SAN FRANCISCO — The Coast Guard commissioned a new, California-based 154-foot fast response cutter (FRC), named the Robert Ward, in San Francisco on March 2.
The Robert Ward is the second of four Sentinel-Class FRCs to be homeported at Coast Guard Base Los Angeles-Long Beach. While the FRCs will be based in Southern California, they will operate throughout the 11th Coast Guard District, which includes all of California and international waters off Mexico and Central America.
“This cutter is specifically designed to face today’s threats in the maritime domain,” said Rear Adm. Peter Gautier, commander of the 11th Coast Guard District. “This cutter is faster, goes further and can do more than any other Coast Guard patrol boat.”
FRCs are 154-foot multimission ships designed to conduct drug and migrant interdictions, ports, waterways and coastal security operations, fisheries and environmental protection patrols, national defense missions and search and rescue.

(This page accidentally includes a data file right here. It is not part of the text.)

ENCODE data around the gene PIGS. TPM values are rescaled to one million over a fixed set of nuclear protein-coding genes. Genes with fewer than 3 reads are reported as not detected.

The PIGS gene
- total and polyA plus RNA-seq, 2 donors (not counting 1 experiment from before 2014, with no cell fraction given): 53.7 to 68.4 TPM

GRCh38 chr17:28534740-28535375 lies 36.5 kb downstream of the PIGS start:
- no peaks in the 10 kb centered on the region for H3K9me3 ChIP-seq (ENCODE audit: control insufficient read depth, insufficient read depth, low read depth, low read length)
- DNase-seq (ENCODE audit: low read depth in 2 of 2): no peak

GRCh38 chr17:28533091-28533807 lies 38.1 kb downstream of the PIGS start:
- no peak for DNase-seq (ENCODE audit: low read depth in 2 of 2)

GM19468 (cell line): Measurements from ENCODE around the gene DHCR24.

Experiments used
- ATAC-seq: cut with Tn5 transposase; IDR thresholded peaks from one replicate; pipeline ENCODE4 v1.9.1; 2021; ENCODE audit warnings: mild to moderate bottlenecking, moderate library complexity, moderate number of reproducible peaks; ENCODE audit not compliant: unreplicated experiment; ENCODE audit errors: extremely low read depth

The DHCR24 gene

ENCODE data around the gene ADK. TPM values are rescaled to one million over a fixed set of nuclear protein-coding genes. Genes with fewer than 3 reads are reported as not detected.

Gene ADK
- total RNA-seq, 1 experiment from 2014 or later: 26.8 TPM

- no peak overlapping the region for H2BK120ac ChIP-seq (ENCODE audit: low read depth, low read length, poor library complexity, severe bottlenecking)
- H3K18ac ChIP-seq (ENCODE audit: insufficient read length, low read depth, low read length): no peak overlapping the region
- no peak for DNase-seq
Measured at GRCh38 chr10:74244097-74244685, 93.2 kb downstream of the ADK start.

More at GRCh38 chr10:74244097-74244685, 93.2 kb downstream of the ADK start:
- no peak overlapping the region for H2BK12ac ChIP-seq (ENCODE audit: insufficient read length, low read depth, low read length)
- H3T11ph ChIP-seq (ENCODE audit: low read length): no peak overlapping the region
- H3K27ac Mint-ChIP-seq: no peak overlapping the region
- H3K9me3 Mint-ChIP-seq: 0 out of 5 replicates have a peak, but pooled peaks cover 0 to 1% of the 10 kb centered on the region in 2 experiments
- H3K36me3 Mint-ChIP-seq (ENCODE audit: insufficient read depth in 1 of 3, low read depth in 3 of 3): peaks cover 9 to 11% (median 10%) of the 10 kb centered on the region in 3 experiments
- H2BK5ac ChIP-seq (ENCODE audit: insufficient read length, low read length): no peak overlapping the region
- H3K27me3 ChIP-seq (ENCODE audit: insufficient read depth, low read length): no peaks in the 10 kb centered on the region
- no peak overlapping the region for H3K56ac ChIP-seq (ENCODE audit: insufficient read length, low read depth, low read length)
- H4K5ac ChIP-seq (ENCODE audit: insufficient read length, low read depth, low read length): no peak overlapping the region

“The crew and I are truly honored to serve aboard such a capable platform, and we look forward to continuing the Coast Guard’s vital missions throughout California and the Pacific,” said Lt. Benjamin Davne, Robert Ward’s commanding officer.
To date, the Coast Guard has accepted delivery of 31 FRCs. Each ship is designed for a crew of 24, has a range of 2,500 miles and is equipped for patrols up to five days. The FRCs are part of the Coast Guard’s overall fleet modernization initiative.
FRCs feature advanced command, control, communications, computers, intelligence, surveillance and reconnaissance equipment as well as over-the-horizon response boat deployment capability and improved habitability for the crew.
The ships can reach speeds of 28 knots and are equipped to coordinate operations with partner agencies and long-range Coast Guard assets such as the Coast Guard’s national security cutters.
FRCs are named in honor of Coast Guard enlisted leaders, trailblazers and heroes. Robert Ward operated beach-landing boats during the Allied invasion of Normandy during World War II. He landed his craft on the Cotentin Peninsula and rescued two stranded boat crews in the face of a heavily fortified enemy assault.